death penalty

Leslie Rutledge
Governor's Office / You Tube

Arkansas Attorney General Leslie Rutledge says she will likely ask the governor to set an execution date for a convicted killer after a ruling by the state Supreme Court.

On Thursday the high court said two inmates – who came within hours of being executed last year – were not entitled to special assistance from mental health professionals during their trials.

Bruce Ward and Don Davis won last minute stays after claiming independent psychiatrists should have been available to help develop trial strategies.

One of the three drugs Arkansas uses in its death chamber is about to expire, and unless the state can find a new supply it won't be able to execute three men with 11th-hour appeals pending at the state Supreme Court.

Arkansas rushed to execute eight men over 11 days last year, before 160 vials of a sedative expired. Ultimately, Arkansas put four men to death over eight days last April.

The state's supply of vecuronium bromide expires Thursday. It stops the inmates' breathing while a third drug used stops their hearts.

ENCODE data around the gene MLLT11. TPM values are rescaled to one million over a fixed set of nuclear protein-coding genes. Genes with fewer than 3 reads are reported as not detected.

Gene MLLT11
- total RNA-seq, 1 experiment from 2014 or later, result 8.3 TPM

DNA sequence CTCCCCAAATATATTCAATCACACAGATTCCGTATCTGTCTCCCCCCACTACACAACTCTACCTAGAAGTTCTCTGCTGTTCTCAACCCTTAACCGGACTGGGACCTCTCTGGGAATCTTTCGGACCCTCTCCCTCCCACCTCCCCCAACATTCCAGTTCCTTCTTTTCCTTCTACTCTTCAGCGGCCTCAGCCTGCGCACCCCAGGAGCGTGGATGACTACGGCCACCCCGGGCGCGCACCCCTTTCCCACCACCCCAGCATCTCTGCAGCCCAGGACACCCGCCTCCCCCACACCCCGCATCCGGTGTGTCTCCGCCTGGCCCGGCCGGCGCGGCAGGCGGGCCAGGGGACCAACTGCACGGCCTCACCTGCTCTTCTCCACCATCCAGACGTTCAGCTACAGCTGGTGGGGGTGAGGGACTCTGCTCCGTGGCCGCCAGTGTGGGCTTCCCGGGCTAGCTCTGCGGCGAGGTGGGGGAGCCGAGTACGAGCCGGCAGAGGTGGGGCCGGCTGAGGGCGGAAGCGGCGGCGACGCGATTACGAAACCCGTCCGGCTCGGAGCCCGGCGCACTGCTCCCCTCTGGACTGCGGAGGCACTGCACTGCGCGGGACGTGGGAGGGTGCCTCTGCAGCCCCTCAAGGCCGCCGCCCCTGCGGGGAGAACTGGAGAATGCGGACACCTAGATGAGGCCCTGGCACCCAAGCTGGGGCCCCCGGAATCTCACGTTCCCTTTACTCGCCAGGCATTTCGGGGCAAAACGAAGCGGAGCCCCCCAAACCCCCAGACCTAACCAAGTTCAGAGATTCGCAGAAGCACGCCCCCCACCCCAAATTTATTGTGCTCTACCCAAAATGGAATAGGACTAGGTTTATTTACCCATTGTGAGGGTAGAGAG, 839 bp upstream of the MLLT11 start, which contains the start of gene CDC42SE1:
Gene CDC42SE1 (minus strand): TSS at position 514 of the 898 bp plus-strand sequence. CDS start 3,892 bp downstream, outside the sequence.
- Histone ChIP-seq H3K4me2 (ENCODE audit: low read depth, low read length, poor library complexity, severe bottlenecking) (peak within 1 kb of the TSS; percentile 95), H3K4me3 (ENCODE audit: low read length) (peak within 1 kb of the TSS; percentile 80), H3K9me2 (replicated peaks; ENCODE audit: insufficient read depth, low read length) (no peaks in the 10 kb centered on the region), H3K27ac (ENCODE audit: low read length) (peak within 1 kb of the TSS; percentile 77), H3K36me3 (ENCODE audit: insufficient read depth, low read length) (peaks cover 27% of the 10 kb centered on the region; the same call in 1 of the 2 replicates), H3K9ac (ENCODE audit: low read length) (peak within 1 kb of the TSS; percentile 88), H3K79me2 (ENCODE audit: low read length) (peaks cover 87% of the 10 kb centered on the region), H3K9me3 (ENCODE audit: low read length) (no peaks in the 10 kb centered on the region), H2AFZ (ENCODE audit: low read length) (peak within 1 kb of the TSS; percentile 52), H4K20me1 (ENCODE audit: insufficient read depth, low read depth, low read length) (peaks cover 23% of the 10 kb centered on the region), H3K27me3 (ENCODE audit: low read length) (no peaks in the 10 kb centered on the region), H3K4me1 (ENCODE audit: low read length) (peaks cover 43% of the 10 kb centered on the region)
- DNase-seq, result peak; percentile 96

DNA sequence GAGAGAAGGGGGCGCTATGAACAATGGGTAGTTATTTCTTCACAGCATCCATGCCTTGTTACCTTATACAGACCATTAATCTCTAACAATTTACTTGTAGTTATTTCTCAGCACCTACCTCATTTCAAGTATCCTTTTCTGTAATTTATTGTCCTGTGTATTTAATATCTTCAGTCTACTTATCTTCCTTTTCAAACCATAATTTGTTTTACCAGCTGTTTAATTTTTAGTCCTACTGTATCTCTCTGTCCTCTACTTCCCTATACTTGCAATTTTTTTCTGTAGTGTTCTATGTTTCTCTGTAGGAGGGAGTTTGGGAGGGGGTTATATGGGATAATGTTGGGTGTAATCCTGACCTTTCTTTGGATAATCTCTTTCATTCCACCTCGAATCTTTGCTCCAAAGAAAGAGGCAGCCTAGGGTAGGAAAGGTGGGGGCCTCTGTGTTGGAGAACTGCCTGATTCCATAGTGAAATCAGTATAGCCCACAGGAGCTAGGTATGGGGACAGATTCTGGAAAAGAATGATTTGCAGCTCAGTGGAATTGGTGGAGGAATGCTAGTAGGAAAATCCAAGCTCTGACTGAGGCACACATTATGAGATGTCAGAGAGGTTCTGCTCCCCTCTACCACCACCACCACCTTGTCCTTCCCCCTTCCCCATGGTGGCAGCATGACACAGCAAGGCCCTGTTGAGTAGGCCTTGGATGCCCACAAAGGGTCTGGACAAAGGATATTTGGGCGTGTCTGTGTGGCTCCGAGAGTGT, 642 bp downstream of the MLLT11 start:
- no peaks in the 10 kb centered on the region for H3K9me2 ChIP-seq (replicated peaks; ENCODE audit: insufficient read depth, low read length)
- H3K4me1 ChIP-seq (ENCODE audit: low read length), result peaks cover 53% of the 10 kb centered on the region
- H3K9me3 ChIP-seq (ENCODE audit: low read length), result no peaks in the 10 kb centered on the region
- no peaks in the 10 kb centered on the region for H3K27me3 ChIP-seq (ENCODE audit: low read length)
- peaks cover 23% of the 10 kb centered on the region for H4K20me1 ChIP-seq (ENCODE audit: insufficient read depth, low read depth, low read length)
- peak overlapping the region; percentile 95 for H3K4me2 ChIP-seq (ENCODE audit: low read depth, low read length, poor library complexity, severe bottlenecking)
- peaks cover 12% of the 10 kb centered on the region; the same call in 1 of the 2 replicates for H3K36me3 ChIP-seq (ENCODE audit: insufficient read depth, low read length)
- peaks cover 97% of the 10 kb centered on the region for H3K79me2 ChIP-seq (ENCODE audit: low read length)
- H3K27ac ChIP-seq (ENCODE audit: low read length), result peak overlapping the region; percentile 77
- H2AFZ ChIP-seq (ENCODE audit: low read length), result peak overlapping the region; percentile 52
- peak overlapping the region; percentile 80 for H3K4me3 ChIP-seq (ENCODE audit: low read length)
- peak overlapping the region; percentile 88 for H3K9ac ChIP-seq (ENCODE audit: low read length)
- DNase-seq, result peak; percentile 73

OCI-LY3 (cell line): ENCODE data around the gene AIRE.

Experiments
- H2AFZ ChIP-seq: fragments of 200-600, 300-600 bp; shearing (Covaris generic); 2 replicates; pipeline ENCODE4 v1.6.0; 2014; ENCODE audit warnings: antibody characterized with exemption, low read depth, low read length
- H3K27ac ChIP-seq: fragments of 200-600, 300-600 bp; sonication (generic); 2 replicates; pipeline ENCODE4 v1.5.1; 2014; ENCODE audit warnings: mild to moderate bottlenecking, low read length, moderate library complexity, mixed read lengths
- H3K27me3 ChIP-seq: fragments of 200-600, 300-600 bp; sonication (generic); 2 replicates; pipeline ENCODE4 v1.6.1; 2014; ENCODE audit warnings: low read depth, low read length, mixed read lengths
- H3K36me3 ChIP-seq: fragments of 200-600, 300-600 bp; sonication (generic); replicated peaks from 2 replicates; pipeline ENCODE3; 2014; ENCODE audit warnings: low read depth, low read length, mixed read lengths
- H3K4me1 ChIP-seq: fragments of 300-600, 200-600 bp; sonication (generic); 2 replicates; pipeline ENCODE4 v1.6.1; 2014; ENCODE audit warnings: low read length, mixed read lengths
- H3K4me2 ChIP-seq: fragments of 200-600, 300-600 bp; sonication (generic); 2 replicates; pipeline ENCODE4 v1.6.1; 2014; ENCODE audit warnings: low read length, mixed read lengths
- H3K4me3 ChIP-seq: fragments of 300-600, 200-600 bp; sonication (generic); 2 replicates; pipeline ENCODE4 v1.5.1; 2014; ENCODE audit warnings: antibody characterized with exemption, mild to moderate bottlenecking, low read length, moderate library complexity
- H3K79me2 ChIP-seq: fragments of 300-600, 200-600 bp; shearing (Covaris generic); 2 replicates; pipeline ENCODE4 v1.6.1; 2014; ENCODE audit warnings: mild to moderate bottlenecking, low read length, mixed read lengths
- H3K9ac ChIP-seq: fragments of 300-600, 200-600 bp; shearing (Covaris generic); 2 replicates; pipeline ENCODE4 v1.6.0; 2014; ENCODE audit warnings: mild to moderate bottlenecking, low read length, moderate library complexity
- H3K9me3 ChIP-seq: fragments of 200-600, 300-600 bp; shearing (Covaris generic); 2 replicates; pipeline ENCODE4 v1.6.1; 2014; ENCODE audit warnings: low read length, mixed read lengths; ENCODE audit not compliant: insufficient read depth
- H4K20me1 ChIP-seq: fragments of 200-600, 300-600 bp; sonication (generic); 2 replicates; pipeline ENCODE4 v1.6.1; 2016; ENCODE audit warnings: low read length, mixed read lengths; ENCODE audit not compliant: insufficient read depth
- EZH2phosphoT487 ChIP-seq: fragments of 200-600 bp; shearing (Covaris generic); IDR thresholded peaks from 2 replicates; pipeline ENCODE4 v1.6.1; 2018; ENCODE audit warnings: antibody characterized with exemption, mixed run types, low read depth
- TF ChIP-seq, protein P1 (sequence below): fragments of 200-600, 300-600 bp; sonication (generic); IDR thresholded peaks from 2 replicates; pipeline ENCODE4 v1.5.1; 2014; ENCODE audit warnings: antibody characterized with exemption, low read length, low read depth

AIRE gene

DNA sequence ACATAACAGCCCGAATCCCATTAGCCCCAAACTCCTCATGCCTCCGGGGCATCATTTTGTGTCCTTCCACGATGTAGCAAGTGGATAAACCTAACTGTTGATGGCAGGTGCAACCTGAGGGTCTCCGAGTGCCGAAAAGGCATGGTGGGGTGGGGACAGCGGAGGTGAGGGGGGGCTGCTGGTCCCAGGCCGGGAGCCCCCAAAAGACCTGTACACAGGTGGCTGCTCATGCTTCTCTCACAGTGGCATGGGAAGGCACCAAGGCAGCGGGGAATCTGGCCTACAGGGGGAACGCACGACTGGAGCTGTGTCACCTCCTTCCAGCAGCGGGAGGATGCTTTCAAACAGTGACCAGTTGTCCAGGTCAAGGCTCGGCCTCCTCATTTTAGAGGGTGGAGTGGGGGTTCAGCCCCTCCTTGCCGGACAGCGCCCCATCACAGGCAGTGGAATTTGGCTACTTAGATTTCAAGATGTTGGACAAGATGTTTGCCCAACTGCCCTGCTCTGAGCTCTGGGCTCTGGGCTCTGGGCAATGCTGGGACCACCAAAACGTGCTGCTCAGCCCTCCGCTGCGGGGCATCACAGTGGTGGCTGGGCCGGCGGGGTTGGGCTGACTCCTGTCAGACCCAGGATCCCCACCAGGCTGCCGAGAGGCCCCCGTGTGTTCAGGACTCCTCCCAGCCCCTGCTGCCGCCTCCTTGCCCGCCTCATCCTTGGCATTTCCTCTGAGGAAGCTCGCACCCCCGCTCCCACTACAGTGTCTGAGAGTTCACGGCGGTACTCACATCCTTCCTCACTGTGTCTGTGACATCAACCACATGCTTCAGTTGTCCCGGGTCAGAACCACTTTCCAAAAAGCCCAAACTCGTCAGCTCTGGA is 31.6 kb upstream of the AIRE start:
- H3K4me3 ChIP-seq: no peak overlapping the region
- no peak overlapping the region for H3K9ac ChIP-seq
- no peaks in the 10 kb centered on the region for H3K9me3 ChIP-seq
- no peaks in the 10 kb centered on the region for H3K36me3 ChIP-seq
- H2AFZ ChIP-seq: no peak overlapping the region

Office of the Governor

35 men on Arkansas’s death row are now closer than anyone in the state has been in years to receiving a lethal injection. Governor Asa Hutchinson told reporters on Thursday he could soon begin scheduling execution dates. 

Arkansas Governor Asa Hutchinson says the state is reviewing drug options for lethal injections following the U.S. Supreme Court’s ruling Monday morning.

The court ruled 5-4 to allow Oklahoma to continue to use Midazolam, a sedative that inmates had argued may not prevent pain in lethal injections because it is not a barbiturate.

Hutchinson spoke to press at the Capitol shortly after the ruling.